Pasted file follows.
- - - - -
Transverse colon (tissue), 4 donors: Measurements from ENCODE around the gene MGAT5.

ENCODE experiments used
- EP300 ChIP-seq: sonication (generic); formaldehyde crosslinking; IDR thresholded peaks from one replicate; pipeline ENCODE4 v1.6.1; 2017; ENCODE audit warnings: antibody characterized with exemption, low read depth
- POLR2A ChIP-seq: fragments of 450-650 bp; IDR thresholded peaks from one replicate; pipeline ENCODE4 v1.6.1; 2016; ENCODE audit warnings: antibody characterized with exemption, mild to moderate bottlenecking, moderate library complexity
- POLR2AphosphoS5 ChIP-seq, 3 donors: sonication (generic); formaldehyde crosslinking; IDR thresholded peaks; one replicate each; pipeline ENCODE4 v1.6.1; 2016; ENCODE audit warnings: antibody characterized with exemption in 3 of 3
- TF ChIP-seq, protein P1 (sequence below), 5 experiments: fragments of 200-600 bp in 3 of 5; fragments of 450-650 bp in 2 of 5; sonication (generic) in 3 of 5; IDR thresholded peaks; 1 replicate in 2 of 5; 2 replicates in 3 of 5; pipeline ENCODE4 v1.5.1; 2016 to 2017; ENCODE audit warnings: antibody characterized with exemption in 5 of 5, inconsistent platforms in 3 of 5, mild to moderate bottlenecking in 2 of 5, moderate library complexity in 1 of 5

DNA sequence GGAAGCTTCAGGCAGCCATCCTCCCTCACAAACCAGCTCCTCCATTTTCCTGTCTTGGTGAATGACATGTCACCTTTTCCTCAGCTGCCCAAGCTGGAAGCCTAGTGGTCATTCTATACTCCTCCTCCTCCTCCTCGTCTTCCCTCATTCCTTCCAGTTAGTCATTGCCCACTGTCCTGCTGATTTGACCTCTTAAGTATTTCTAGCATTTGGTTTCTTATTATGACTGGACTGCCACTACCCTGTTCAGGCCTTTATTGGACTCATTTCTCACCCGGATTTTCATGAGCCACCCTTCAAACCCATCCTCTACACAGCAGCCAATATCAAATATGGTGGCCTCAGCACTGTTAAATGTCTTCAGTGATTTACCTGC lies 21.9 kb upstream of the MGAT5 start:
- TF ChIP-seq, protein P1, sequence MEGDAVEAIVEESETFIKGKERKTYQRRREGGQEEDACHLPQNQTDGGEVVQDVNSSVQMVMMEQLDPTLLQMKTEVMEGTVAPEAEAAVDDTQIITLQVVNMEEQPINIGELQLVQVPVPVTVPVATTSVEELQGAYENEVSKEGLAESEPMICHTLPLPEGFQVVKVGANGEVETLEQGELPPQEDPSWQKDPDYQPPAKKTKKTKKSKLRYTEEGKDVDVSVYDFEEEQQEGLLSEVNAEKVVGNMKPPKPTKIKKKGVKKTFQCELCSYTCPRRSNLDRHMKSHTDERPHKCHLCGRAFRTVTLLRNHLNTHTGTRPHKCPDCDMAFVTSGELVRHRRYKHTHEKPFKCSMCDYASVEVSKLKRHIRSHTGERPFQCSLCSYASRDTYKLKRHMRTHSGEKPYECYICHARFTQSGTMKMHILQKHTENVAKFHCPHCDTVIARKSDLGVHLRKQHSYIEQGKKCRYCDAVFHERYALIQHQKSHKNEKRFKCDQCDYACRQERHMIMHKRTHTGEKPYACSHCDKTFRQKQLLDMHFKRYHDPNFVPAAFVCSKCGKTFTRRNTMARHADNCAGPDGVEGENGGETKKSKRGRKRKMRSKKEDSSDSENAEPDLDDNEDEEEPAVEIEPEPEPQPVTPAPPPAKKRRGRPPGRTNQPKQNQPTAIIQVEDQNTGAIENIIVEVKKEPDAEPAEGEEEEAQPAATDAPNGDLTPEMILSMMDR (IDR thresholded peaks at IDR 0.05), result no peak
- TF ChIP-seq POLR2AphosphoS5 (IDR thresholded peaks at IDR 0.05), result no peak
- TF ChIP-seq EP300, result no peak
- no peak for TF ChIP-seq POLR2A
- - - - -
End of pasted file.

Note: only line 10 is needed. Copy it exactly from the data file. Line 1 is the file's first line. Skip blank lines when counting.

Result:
- TF ChIP-seq EP300, result no peak